Republican Senators John Cornyn of Texas and Bill Hagerty of Tennessee have introduced national concealed carry reciprocity legislation, and 43 of their colleagues have signed on as co-sponsors.
The Constitutional Concealed Carry Reciprocity Act was announced Wednesday. It has the backing of Senate Minority Leader Mitch McConnell and Senate Majority Whip John Thune. There are no Democrats on the roster, and noticeable by their absence are Republican Senators Rand Paul, Mitt Romney, Susan Collins and Lisa Murkowski.
The bill has already garnered support from the National Rifle Association, National Shooting Sports Foundation and Citizens Committee for the Right to Keep and Bear Arms.
In a prepared statement, Cornyn observed, “I’m proud to support law-abiding gun owners across America with this commonsense legislation that would let them concealed carry in all states that allow it…This legislation strengthens two of our most fundamental constitutional protections – the Second Amendment’s right of citizens to keep and bear arms and the Tenth Amendment’s right of states to make laws best-suited for their residents.”
“The constitutional right of self-defense should not disappear simply because an individual crosses state lines,” Hagerty added. “I’m pleased to join my Senate colleagues in this commonsense legislation to ensure that law-abiding Tennesseans who are permitted to carry a concealed firearm are able to exercise that right in other states, consistent with those states’ laws, without having to obtain a separate permit.”
In a news release, CCRKBA Chairman Alan Gottlieb echoed Hagerty’s remarks.
“No citizen should leave his or her self-defense rights at their state border,” Gottlieb said. “While many individual states do have reciprocity agreements, we have always maintained—and the Supreme Court has affirmed—the right to keep and bear arms applies to the entire nation, and this legislation certainly recognizes that.”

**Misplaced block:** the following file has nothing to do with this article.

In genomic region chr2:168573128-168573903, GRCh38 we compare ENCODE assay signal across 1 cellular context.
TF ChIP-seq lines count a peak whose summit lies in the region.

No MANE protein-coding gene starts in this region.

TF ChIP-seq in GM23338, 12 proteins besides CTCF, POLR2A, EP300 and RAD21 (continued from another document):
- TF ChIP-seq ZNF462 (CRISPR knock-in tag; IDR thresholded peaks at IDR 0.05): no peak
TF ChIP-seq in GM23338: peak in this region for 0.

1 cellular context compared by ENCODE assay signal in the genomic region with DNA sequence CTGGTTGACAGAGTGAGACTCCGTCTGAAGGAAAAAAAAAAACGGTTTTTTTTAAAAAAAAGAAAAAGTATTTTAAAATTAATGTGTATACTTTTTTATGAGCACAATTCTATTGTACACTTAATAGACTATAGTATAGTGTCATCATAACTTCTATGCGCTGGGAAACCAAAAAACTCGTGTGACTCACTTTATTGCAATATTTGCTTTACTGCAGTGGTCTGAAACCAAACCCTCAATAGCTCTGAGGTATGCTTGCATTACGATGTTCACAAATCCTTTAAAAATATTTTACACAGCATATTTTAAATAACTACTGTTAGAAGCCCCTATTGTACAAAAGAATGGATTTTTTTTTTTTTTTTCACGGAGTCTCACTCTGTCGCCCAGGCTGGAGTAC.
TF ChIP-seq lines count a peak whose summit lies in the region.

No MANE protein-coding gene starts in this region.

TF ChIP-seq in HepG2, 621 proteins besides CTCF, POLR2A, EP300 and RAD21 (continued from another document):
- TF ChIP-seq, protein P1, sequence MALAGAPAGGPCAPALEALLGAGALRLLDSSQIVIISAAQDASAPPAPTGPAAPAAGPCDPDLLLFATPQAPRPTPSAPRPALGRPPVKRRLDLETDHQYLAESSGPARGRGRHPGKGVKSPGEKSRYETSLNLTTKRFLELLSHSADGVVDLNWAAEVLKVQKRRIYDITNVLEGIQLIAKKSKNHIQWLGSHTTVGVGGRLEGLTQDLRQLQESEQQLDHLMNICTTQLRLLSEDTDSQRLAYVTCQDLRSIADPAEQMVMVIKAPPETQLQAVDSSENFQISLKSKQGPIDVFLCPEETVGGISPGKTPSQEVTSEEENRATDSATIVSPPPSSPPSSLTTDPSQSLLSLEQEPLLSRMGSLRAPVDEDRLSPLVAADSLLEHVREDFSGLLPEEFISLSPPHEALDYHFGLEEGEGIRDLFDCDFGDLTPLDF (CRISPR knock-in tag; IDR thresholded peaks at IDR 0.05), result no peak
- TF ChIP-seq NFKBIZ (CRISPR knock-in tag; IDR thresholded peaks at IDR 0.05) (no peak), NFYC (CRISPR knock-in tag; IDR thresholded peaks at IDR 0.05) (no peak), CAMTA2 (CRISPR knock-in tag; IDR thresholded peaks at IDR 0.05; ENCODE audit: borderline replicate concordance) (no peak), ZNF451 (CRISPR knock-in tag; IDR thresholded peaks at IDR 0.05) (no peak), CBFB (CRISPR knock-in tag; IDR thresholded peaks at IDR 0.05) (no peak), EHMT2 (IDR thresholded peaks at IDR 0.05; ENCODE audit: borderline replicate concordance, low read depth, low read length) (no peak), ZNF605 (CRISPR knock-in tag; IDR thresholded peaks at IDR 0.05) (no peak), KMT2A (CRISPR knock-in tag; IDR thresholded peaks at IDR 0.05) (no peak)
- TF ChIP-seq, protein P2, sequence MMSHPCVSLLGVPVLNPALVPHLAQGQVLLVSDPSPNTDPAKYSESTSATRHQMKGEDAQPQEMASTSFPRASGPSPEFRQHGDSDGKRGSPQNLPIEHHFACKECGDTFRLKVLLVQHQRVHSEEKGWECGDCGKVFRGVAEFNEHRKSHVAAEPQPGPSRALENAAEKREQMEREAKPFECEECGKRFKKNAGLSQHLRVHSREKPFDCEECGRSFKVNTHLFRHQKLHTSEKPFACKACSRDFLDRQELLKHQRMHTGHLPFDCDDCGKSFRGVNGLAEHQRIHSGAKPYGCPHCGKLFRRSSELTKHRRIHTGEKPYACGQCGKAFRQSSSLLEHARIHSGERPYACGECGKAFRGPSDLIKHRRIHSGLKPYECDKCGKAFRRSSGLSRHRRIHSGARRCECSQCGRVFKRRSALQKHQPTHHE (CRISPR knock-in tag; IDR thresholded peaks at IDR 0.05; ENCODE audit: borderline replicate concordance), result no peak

According to Cornyn’s office, these are the important points of the reciprocity legislation:
- Allows individuals with concealed carry privileges in their home state to exercise those rights in any other state with concealed carry laws
- Treats state-issued concealed carry permits like drivers’ licenses where an individual can use their home-state license to drive in another state, but must abide by that other state’s speed limit or road laws
- Protects state sovereignty by not establishing a national standard for concealed carry
A national reciprocity law was passed by the House during the Trump administration, but it stalled in the Senate. At the time, anti-gunners were raising false alarms that the bill, if passed, would essentially nullify individual state laws on concealed carry, forcing strict states such as New York and New Jersey, to essentially operate under the laws of other states. Those arguments were never seriously questioned by the press.
On the other side, some gun rights activists were concerned that the federal government would establish a national standard for concealed carry.
The bill has not yet been assigned a number.